Opener ‘Trismegistus’ immediately strikes you with dissonant weirdness, with atonal riffing shrieking through a warped cosmos of black metal. Based on the teachings of Hermeticism, you can feel the otherwordly forces at work here; each riff and impassioned rasp is informed with magicks and voices from beyond our realm. ‘Dark Energy Equilibrium’ oozes with a quiet menace; layers of Deathspell Omega-esque work cascade between calm yet dangerous moments. ‘Where Nameless Ghouls Weep’ is like a horrendous psychedelic trip gone wrong, with queasy guitar tones stabbing through the folds of reality. Imagine White Zombie crossed with Blut Aus Nord. Isn’t that wrong? Yes, but Arkheth makes it seem almost right.

This is Arkheth’s third record, but their journey feels like it can only just be beginning. This duo have found a way to cross into other dimensions with ’12 Winter Moons…’ and it feels like the sound they bring back is only the start. The kind of madness one can weave with this talent is tantalising, frightening and addictive all at once. Wildly experimental, yet somehow cohesive and enthralling, Arkheth are disappearing into their own universe, and dragging us with them.

FS Projekt is a one man fantasy metal project from Moscow, Russia and he has kindly sent me a number of his EPs and singles to review. A revolving door of musicians assist Efes in realising his ideas and vision, and by following the discography through, it is interesting to see how the project evolves over time and over each release.

His first release, ‘The Birth of a Magus’ is a simplistic yet enthralling slab of power metal with some memorable choruses and nice riffing. You can feel a definitive influence from the likes of Gamma Ray or Helloween, which gradually evolves throughout his current discography. Early on there is a tendency to rely upon a more simple framework of early German power metal, and it later builds towards a more grandiose vision. The single ‘Za Khladny Gory…’ sees that build, adding more keyboard layers into the sound.

‘The Elven March’ is where the fantasy elements start to really build, and FS Projekt begins to progress towards a more Rhapsody style execution. Uber melodic, with a massive sense of scale and huge hooks are the order of the day, while the over-the-top feeling that some symphonic power metal can be is beginning to show. ‘The Harpy’ EP is where the true potential of FS Projekt becomes apparent. Balancing the desires to fully release the symphonics with a galloping sense of melody and traditional heavy metal aesthetics, you begin to realise the potential.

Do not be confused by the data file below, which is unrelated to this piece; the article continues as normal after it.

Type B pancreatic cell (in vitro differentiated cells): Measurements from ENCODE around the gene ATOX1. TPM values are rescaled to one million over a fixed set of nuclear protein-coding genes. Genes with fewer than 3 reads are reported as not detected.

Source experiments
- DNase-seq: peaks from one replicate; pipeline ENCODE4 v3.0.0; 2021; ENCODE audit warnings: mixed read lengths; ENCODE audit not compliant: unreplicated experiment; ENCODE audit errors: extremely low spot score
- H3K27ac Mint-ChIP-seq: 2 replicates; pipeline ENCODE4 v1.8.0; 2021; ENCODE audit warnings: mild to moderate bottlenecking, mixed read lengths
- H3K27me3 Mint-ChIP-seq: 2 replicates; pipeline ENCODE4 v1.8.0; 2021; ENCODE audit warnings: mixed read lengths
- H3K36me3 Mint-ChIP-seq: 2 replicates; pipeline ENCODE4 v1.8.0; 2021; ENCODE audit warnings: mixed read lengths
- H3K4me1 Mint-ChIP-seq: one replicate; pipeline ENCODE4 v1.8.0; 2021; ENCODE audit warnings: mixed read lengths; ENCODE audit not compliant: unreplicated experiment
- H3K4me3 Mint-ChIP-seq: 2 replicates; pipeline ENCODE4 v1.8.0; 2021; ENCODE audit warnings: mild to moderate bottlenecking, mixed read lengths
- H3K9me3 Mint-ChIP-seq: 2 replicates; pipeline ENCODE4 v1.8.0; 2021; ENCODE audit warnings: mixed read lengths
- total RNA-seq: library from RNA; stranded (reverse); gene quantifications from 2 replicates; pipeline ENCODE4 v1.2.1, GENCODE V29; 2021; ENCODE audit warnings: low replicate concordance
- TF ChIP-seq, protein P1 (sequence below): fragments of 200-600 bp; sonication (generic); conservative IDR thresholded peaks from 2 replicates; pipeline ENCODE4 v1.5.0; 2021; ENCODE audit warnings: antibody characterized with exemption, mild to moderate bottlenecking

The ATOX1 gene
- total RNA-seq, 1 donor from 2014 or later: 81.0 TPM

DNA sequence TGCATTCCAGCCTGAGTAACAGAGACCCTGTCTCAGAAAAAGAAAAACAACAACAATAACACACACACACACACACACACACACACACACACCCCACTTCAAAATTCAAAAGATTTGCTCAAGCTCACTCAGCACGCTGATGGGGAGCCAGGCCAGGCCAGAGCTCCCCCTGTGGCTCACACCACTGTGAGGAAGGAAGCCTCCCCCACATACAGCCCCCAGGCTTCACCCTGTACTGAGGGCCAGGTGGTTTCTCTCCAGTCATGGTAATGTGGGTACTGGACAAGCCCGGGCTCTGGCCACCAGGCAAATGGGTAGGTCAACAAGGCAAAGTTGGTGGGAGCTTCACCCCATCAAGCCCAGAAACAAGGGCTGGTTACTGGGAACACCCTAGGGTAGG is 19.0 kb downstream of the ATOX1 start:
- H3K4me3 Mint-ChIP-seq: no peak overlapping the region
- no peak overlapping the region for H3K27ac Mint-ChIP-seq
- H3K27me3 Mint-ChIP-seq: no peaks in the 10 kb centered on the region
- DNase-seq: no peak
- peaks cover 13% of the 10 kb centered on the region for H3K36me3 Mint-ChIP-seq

The discography can be found on Bandcamp, and I recommend ‘Crimson Sails’ from ‘The Harpy, ‘Fingolfin’ from their debut and the newest single, ‘Thy Creed’ as the best songs to check out. But if you’re into this kind of thing, you won’t be disappointed with any of it!


Spanish death metallers Come Back from the Dead’s new EP ‘Caro Data Vermibus’ is probably the quintessential example of what bands aim for when we come to old school death metal. Featuring members of Nashgul and Bokluk, Transcending Obscurity have brought us yet another gem and Kunal rarely misses on these things. It’s out now!

‘Vomits of a Demonic Infestation’ is very aptly titled, sounding like a bloodied, crusted mix of Autopsy and some nasty Swedish stuff like Dismember. Wild soloing punctures the riffs like a violent stab wound, while manic growls roar over the din. It’s all very simple, brutal and thoroughly effective. The production is swampy but there’s no issue with the clarity. Madness stirs in the churning title track, possessed by a malevolent main riff. The horrifying artwork speaks volumes for the music within, as each track is delivered with a keening insanity, whether it is the relentless Endless Bloodshed’ or the miasma of ‘Carnivorous Craving From Beyond’.

Coated in that strangely alluring Iberian darkness, Come Back from the Dead have dredged up some ancient Scandinavian/Floridian death and brought it forth with a gleeful, bloodied smile. Cacophonous, vibrant and desperately filthy, ‘Caro Data Vermibus’ has no filler and will leave you with a taste for more.

Ectoplasma cover 1000 x 1000.jpg

Greek death metallers Ectoplasma have found a home at Memento Mori to release their second full length record and, fittingly for Memento Mori, this is a properly old school death metal record, reeking of the most ancient birthplaces of the genre. ‘Cavern of Foul Unbeings’ is out on the 22nd January.